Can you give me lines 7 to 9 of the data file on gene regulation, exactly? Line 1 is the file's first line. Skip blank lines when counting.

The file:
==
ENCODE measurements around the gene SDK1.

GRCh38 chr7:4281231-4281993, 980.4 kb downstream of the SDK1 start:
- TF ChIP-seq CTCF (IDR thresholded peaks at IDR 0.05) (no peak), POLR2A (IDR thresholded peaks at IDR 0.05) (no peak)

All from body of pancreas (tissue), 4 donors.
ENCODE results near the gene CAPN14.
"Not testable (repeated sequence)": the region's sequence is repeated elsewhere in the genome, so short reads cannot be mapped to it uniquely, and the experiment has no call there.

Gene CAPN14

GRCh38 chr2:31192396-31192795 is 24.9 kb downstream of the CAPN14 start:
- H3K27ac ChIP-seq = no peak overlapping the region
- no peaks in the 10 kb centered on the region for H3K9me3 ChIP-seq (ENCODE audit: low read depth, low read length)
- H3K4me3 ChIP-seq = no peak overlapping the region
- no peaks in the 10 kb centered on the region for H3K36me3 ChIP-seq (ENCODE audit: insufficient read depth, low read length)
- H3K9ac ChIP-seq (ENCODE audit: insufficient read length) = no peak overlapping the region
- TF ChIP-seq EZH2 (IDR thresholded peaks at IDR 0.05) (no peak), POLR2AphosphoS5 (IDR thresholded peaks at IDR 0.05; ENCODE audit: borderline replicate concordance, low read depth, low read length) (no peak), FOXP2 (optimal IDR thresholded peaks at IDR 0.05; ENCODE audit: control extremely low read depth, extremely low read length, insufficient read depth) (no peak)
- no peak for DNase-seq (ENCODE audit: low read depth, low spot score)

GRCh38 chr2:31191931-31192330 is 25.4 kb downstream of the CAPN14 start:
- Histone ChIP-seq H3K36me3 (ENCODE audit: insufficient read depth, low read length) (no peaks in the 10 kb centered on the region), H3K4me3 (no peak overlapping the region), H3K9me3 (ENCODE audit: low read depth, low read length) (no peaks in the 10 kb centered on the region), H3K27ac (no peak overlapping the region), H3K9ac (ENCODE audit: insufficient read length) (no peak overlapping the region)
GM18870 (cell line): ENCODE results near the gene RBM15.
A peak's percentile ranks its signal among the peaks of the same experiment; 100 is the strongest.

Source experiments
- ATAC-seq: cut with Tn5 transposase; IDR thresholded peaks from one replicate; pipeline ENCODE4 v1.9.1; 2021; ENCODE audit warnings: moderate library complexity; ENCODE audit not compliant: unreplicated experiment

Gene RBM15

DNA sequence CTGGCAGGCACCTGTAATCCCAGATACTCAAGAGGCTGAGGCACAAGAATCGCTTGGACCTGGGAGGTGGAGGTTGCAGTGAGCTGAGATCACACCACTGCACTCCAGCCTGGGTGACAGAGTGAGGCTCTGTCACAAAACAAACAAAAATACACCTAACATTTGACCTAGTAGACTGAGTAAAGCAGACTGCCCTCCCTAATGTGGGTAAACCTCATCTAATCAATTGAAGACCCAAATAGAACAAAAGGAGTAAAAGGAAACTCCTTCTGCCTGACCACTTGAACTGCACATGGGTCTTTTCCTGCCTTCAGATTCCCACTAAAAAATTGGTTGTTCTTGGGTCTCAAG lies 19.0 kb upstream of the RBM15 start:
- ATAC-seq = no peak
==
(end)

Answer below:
Gene CAPN14

GRCh38 chr2:31192396-31192795 is 24.9 kb downstream of the CAPN14 start:
- H3K27ac ChIP-seq = no peak overlapping the region